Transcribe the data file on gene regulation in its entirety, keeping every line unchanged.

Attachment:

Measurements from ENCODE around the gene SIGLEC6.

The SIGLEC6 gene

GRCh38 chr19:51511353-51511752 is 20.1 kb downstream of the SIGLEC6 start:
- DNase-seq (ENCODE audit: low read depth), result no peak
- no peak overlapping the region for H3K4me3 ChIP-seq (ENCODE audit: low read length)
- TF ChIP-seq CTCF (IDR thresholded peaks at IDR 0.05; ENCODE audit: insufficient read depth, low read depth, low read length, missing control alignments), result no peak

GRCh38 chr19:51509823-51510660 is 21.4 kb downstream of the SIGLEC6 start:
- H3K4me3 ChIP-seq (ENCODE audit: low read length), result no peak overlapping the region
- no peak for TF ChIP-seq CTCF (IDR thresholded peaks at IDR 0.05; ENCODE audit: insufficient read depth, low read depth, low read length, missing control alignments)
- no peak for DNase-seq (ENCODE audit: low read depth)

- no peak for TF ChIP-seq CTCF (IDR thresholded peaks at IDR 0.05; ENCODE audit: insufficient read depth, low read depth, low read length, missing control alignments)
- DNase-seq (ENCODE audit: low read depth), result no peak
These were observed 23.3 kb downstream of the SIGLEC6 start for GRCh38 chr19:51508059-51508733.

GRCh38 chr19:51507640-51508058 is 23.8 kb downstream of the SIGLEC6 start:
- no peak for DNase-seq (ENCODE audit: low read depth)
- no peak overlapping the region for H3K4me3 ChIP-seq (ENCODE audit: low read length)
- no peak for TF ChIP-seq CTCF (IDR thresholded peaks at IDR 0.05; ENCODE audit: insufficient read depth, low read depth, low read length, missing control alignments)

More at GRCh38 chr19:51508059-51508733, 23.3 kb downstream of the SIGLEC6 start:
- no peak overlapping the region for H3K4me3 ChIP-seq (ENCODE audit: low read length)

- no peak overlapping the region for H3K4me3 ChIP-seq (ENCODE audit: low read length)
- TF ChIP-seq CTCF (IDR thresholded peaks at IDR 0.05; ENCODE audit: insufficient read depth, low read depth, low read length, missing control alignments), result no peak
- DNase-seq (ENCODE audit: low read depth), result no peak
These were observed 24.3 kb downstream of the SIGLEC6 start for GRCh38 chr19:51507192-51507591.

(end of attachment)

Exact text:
Measurements from ENCODE around the gene SIGLEC6.

The SIGLEC6 gene

GRCh38 chr19:51511353-51511752 is 20.1 kb downstream of the SIGLEC6 start:
- DNase-seq (ENCODE audit: low read depth), result no peak
- no peak overlapping the region for H3K4me3 ChIP-seq (ENCODE audit: low read length)
- TF ChIP-seq CTCF (IDR thresholded peaks at IDR 0.05; ENCODE audit: insufficient read depth, low read depth, low read length, missing control alignments), result no peak

GRCh38 chr19:51509823-51510660 is 21.4 kb downstream of the SIGLEC6 start:
- H3K4me3 ChIP-seq (ENCODE audit: low read length), result no peak overlapping the region
- no peak for TF ChIP-seq CTCF (IDR thresholded peaks at IDR 0.05; ENCODE audit: insufficient read depth, low read depth, low read length, missing control alignments)
- no peak for DNase-seq (ENCODE audit: low read depth)

- no peak for TF ChIP-seq CTCF (IDR thresholded peaks at IDR 0.05; ENCODE audit: insufficient read depth, low read depth, low read length, missing control alignments)
- DNase-seq (ENCODE audit: low read depth), result no peak
These were observed 23.3 kb downstream of the SIGLEC6 start for GRCh38 chr19:51508059-51508733.

GRCh38 chr19:51507640-51508058 is 23.8 kb downstream of the SIGLEC6 start:
- no peak for DNase-seq (ENCODE audit: low read depth)
- no peak overlapping the region for H3K4me3 ChIP-seq (ENCODE audit: low read length)
- no peak for TF ChIP-seq CTCF (IDR thresholded peaks at IDR 0.05; ENCODE audit: insufficient read depth, low read depth, low read length, missing control alignments)

More at GRCh38 chr19:51508059-51508733, 23.3 kb downstream of the SIGLEC6 start:
- no peak overlapping the region for H3K4me3 ChIP-seq (ENCODE audit: low read length)

- no peak overlapping the region for H3K4me3 ChIP-seq (ENCODE audit: low read length)
- TF ChIP-seq CTCF (IDR thresholded peaks at IDR 0.05; ENCODE audit: insufficient read depth, low read depth, low read length, missing control alignments), result no peak
- DNase-seq (ENCODE audit: low read depth), result no peak
These were observed 24.3 kb downstream of the SIGLEC6 start for GRCh38 chr19:51507192-51507591.